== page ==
At a historically black church near the South Carolina state capital, things got awkward for Bernie Sanders.
Sanders delivered his typical stump to nearly 800 churchgoers lined up for a Sunday feast. When he reached his line about criminal justice reform, he expected the rousing round of applause it usually receives. Instead, he got silence.
Here’s how the New York Times’s Yamiche Alcindor captured the moment:
"We have, in America today, a broken criminal justice system," Mr. Sanders said at the microphone, pausing briefly after this line from his stump speech, which is usually met with applause. Here it garnered very little, and the line for the food kept moving. Brookland Baptist Church proved a tough crowd.
It’s unclear why criminal justice reform, a key issue among black communities, failed to draw more excitement from the audience. But the fact that no one whooped and cheered for Sanders is telling of a larger problem he has with black voters.
That problem, in short, is that many black voters think Sanders is the candidate of white youth support. That’s not totally Sanders’s fault – he honed much of his political career in Vermont, where 95 percent of the population is white. But it was made worse by Black Lives Matter activists who protested Sanders rallies through much of the summer and fall, trying to back him into a corner.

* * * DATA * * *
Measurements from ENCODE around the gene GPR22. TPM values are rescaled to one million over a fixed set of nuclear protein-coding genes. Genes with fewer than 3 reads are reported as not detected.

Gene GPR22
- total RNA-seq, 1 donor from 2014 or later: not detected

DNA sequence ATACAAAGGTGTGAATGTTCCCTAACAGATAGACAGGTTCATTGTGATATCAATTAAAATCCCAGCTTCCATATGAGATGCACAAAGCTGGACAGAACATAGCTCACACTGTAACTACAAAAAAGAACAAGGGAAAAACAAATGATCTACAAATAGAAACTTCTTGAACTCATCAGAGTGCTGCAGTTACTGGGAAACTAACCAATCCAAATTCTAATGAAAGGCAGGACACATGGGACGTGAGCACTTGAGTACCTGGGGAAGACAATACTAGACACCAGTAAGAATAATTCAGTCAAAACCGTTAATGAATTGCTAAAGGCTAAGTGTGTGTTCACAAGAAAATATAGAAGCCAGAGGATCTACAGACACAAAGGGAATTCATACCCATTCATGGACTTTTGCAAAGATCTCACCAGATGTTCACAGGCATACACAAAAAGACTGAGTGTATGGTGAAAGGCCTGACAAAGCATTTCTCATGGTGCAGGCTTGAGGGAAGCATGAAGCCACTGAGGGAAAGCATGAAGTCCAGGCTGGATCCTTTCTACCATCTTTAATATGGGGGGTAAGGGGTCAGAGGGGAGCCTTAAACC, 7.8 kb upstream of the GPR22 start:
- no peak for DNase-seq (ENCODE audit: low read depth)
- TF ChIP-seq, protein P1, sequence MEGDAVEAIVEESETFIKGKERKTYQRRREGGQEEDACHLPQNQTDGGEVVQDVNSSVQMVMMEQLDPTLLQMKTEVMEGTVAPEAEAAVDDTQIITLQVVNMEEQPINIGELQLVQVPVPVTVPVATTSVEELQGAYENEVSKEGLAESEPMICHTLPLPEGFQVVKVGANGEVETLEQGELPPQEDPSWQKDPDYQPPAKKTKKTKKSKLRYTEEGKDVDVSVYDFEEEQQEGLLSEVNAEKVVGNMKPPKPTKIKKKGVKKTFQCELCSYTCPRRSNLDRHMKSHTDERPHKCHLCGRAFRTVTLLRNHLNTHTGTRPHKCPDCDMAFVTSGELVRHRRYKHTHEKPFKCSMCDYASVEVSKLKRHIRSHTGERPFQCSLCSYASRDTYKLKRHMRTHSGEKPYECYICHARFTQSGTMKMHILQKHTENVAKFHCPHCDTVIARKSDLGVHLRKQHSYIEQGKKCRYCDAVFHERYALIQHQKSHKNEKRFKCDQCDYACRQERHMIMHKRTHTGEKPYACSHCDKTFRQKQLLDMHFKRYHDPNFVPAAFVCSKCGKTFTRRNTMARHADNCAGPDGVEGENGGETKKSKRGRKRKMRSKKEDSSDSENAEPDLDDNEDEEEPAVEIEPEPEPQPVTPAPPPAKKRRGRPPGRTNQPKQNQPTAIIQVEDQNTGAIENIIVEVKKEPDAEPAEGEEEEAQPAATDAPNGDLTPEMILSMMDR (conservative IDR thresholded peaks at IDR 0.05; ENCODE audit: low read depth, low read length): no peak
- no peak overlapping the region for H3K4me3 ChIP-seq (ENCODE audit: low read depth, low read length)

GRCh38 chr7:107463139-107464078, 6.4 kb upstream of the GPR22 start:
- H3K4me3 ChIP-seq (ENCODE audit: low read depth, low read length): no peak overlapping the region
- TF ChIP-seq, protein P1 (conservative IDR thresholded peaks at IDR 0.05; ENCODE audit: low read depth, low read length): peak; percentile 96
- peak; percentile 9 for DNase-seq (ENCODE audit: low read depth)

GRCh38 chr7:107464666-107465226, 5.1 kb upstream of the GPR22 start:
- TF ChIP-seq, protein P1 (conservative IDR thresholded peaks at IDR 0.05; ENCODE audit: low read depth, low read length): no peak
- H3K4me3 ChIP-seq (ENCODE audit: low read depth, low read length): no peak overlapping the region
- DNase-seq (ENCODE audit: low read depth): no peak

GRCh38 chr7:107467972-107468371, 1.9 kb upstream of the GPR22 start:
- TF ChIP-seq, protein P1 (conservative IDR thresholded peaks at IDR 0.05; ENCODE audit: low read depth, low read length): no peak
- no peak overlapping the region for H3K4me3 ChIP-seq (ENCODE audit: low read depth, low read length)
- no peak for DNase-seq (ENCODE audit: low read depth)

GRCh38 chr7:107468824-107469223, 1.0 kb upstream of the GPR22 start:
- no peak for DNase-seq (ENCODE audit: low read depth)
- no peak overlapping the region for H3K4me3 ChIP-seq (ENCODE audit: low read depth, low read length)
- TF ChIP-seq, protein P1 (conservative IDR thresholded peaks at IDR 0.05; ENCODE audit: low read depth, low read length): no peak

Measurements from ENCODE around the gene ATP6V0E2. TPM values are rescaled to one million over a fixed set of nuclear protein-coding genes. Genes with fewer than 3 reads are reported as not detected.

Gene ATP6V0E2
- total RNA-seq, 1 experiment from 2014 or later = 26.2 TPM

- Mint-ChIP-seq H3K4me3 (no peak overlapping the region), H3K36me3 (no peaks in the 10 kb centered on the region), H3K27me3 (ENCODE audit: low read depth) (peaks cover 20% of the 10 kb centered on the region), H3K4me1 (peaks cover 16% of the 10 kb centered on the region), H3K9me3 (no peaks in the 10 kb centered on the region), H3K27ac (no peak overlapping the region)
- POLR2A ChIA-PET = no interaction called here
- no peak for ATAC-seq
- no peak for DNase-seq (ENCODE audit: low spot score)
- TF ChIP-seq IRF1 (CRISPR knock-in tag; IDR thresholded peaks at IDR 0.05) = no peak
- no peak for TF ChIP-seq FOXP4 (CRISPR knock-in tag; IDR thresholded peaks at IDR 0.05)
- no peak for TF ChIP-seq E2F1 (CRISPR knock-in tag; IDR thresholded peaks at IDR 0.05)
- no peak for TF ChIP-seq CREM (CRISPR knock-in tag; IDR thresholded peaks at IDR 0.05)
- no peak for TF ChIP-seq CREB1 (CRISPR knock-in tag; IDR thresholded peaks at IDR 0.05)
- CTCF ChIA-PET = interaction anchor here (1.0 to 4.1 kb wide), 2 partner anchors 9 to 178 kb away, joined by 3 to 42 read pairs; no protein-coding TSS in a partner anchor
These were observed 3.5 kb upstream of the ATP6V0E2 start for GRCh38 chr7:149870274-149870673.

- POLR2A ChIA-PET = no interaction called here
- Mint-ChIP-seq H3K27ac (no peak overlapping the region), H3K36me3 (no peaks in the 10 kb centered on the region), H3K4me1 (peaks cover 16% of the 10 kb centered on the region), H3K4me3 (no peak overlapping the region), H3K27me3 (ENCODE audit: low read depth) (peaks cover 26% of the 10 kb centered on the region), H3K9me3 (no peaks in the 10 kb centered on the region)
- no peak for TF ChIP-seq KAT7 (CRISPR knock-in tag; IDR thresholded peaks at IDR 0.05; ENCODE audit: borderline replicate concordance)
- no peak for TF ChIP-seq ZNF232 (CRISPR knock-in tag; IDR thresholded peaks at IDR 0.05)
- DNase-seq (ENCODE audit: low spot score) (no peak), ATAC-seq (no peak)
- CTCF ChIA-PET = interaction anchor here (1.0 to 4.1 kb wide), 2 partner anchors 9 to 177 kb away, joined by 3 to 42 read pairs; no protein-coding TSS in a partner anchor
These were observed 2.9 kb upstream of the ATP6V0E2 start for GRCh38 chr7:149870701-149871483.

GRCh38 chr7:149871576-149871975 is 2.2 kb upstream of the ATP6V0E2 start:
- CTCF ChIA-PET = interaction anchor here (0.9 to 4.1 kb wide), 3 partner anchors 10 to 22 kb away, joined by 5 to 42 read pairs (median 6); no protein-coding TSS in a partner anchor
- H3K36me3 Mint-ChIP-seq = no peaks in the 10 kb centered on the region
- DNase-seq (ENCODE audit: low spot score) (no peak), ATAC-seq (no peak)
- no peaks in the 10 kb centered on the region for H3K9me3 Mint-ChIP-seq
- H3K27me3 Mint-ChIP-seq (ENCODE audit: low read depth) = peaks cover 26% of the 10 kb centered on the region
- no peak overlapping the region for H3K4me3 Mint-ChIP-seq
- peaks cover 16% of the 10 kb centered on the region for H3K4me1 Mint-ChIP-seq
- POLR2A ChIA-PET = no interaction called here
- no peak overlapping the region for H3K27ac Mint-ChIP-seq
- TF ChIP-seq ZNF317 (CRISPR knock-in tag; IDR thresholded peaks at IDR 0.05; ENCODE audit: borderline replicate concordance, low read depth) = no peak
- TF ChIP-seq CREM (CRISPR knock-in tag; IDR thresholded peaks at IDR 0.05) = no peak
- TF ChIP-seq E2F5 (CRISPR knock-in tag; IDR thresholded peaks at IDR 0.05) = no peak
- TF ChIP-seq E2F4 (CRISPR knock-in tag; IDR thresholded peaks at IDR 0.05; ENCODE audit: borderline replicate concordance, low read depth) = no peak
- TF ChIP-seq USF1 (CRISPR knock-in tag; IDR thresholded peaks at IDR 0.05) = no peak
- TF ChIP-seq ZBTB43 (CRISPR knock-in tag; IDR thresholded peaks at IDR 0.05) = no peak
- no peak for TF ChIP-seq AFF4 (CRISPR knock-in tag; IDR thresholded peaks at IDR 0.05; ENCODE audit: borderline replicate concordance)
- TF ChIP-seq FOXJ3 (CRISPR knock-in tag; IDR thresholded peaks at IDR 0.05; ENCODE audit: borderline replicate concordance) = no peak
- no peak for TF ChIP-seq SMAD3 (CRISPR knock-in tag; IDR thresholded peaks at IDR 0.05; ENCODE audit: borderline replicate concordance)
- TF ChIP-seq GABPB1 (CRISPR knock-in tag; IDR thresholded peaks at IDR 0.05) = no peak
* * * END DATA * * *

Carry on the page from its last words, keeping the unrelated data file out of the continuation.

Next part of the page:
His minority support deficit is compounded by the fact that Hillary Clinton maintains long-lasting ties with black communities.
"I just feel like this go-round, it is her time," one woman told the Times. "She has a good connection with the black community, and I do believe we will continue to support her."
Black voters broke for Clinton 3 to 1 in Nevada, and she is projected to continue attracting minority voters in upcoming contests. In particular, seven Southern states — all with heavily black electorates — are set to vote on March 1, a chance for Clinton to pull decisively ahead of Sanders in the delegate count.
In a national poll of black voters conducted by Gallop, 82 percent said they held a favorable view of Clinton, while only 53 percent said the same of Sanders.
What’s worse, even Sanders’s black surrogates don’t seem to be gaining much traction. Ben Jealous, a former NAACP president, introduced Sanders at the same church event. In his remarks, Jealous also conspicuously failed to stir excitement.
"In our community, when they tell us not to dream, we say, ‘Yes, we can.’ And so I ask you, ladies and gentlemen, are you ready to dream big?" he asked, fishing for an "Amen."
He got just one. The rest of the crowd stayed resolutely silent.